Pentagon’s Plan is an Important Step Toward Closing Guantanamo

Washington, D.C.Human Rights First said that today’s release of the Pentagon’s plan to close Guantanamo represents a positive step forward in efforts to shutter the facility before the end of the president’s term in office. The plan submitted to Congress details steps the administration will take to transfer all remaining detainees out of the prison.

“Guantanamo has been a stain on our nation for far too long.” said Major General Michael R. Lehnert, USMC (Ret.), the first commanding general of the detention facility at Guantanamo Bay. “President Obama should be commended for showing the leadership necessary to shutter the facility once and for all. This is an issue that needs bipartisan leadership – it is not a political issue. This is about reestablishing who we say we are as a nation.”

The administration’s plan includes the accelerated transfer of detainees at Guantanamo who have been cleared for transfer by defense, intelligence, and law enforcement agencies.  It also mandates expedited review, pursuant to administrative Period Review Board (PRB) hearings, of those remaining detainees who are not facing trial to determine if they can be cleared for transfer.  The remaining detainees who will not be transferred in the near term—a number not to exceed 60, according to the plan—will be relocated to one of thirteen stateside detention facilities.  This will result in annual operating savings of up to $180 million compared to the cost of detention operations at Guantanamo. The administration’s plan is in line with recommendations made in Human Rights First’s blueprint, “How to Close Guantanamo.”

Addressing concerns raised about moving detainees into the United States, James Gondles, the Executive Director of the American Correctional Association notes, “Our prison system in the United States is more than capable of safely and securely holding Guantanamo detainees. Hundreds of the world’s most dangerous criminals—including numerous al Qaeda members—have been held in the United States without incident.”

Human Rights First urges Congress to work with President Obama to create a path forward to close Guantanamo by removing the current transfer restrictions. At the same time, President Obama can and should take steps to transfer those Guantanamo detainees who have already been cleared for transfer in a rigorous interagency process.

“President Obama has shown his willingness to work with Congress to close Guantanamo,” said Human Rights First’s Raha Wala. “Now Congress should step up and help get the job done by removing restrictions for transfers from Guantanamo. Keeping Guantanamo Bay open makes our country less safe by serving as a recruitment tool for terrorists.”

Last month the Obama Administration transferred 16 detainees out of Guantanamo, a move that brought the detention facility’s population below 100 for the first time since it opened in January 2002. Thirty-five of the detainees still held at Guantanamo Bay have already been cleared for transfer by all national security and intelligence agencies of the U.S. government. Those transfers need to accelerate in order for the president to achieve his goal of closing the prison. Forty-two are eligible for Periodic Review Board (PRB) review.  Human Rights First notes that PRB reviews should have been completed for every eligible detainee over 3 years ago.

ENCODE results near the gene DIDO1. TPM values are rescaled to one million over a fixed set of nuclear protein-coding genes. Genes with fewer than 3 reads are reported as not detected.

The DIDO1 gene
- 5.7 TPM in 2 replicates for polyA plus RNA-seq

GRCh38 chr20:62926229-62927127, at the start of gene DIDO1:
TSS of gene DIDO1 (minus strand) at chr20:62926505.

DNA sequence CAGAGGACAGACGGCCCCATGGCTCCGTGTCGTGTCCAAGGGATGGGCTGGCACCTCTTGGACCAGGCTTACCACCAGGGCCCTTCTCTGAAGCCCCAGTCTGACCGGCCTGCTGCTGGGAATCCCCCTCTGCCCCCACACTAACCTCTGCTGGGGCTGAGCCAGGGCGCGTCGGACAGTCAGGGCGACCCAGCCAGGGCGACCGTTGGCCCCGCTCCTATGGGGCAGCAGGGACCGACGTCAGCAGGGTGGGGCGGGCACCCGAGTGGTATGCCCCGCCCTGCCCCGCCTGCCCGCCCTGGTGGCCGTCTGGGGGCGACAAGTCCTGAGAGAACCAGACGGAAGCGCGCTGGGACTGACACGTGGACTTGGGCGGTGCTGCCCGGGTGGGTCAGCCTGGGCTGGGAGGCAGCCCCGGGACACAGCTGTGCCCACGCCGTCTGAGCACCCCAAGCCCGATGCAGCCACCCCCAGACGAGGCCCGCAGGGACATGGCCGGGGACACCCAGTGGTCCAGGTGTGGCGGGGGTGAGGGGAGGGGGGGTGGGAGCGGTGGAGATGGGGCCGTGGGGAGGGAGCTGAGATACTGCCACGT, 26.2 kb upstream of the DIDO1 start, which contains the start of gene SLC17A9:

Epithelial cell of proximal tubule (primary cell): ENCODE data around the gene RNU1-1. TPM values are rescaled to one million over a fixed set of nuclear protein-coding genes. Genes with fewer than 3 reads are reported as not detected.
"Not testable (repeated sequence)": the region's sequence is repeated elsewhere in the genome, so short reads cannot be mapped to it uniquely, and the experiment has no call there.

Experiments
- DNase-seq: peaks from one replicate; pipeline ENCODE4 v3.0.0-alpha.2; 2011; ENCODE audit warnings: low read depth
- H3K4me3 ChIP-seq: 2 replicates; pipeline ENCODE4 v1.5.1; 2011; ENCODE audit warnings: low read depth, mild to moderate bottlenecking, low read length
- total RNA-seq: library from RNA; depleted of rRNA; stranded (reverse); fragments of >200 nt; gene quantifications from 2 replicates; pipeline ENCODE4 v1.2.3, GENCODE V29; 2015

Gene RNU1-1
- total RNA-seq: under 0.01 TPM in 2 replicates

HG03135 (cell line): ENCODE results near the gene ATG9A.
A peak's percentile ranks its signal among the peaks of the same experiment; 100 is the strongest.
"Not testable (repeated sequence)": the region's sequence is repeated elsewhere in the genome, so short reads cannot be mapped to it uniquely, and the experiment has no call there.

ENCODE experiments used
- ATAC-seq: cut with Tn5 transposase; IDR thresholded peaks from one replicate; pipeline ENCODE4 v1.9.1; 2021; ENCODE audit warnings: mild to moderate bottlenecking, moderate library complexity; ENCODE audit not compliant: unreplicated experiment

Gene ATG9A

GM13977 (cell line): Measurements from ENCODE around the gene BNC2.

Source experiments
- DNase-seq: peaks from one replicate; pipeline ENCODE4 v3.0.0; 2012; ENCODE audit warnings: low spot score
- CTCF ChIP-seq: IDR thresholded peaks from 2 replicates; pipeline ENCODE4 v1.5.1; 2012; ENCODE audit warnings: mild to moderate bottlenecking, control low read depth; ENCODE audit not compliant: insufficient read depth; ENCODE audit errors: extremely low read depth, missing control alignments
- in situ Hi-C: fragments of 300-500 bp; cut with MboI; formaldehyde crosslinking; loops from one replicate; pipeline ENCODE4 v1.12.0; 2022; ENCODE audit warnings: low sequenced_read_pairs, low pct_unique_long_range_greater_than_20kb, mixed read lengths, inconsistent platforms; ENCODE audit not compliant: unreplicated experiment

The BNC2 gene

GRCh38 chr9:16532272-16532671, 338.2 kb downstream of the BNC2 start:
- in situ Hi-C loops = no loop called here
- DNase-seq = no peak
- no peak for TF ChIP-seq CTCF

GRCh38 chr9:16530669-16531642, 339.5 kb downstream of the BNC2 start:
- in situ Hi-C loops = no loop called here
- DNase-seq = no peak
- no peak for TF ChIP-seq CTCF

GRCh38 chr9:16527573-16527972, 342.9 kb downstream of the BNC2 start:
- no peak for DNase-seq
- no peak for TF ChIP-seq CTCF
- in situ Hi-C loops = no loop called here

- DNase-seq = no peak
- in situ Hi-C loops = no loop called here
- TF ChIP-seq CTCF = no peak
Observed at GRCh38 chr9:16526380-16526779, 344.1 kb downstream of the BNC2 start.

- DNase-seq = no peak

“Guantanamo and the military commissions convened to try those currently accused of carrying out the attacks that led to the deaths of our family members do not do justice to the enormity of the 9/11 crimes. America’s federal courts are the proper and fitting place in which to try the men who have been accused of these crimes. September 11th Families for Peaceful Tomorrows wants Guantanamo closed. This can only be accomplished if the military commissions are closed and the trials for the crimes of 9/11 are moved into federal courts,” said members of September 11th Families for Peaceful Tomorrows.

In a letter today  General Charles C. Krulak, former commandant of the Marine Corps called on members of Congress to “give serious consideration to the recently submitted Department of Defense [DOD] plan to close the detention facility at Guantanamo Bay, Cuba.” He continued, “Closing Guantanamo is in our national security interest, and with the submission of the DOD plan, there is a unique opportunity for Congress to lift the remaining restrictions on transferring detainees so that Guantanamo can be closed.” Thirty-two of the nation’s most respected retired generals and admirals had previously urged President Obama to submit a plan to Congress detailing actions the administration will take to close the detention facility at Guantanamo Bay. Signatories to the letter are members of a larger group of retired military leaders who have long advocated for closing Guantanamo. Many of them stood behind President Obama on his second day in office in 2009 as he signed the executive order to close Guantanamo within one year.


Published on February 23, 2016


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